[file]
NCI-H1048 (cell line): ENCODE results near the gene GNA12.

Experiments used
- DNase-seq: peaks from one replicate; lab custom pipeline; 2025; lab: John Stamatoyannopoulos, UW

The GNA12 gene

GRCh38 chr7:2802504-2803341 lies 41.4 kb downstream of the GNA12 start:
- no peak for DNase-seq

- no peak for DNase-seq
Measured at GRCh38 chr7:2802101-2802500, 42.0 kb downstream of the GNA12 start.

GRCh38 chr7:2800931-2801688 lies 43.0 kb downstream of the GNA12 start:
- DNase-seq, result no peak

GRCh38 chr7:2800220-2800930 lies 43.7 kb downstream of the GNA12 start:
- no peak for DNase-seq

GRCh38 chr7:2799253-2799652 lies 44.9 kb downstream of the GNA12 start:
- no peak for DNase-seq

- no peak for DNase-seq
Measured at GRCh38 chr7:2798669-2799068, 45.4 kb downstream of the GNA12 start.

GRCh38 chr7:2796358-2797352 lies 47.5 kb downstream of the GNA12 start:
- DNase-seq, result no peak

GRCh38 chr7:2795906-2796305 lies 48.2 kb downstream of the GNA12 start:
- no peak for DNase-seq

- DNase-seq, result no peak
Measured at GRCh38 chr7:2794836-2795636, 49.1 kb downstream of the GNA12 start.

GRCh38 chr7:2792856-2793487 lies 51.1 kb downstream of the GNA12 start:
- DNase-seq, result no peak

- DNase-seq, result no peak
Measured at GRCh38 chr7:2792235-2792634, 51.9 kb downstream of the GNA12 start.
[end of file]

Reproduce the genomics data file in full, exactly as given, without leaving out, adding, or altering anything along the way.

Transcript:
NCI-H1048 (cell line): ENCODE results near the gene GNA12.

Experiments used
- DNase-seq: peaks from one replicate; lab custom pipeline; 2025; lab: John Stamatoyannopoulos, UW

The GNA12 gene

GRCh38 chr7:2802504-2803341 lies 41.4 kb downstream of the GNA12 start:
- no peak for DNase-seq

- no peak for DNase-seq
Measured at GRCh38 chr7:2802101-2802500, 42.0 kb downstream of the GNA12 start.

GRCh38 chr7:2800931-2801688 lies 43.0 kb downstream of the GNA12 start:
- DNase-seq, result no peak

GRCh38 chr7:2800220-2800930 lies 43.7 kb downstream of the GNA12 start:
- no peak for DNase-seq

GRCh38 chr7:2799253-2799652 lies 44.9 kb downstream of the GNA12 start:
- no peak for DNase-seq

- no peak for DNase-seq
Measured at GRCh38 chr7:2798669-2799068, 45.4 kb downstream of the GNA12 start.

GRCh38 chr7:2796358-2797352 lies 47.5 kb downstream of the GNA12 start:
- DNase-seq, result no peak

GRCh38 chr7:2795906-2796305 lies 48.2 kb downstream of the GNA12 start:
- no peak for DNase-seq

- DNase-seq, result no peak
Measured at GRCh38 chr7:2794836-2795636, 49.1 kb downstream of the GNA12 start.

GRCh38 chr7:2792856-2793487 lies 51.1 kb downstream of the GNA12 start:
- DNase-seq, result no peak

- DNase-seq, result no peak
Measured at GRCh38 chr7:2792235-2792634, 51.9 kb downstream of the GNA12 start.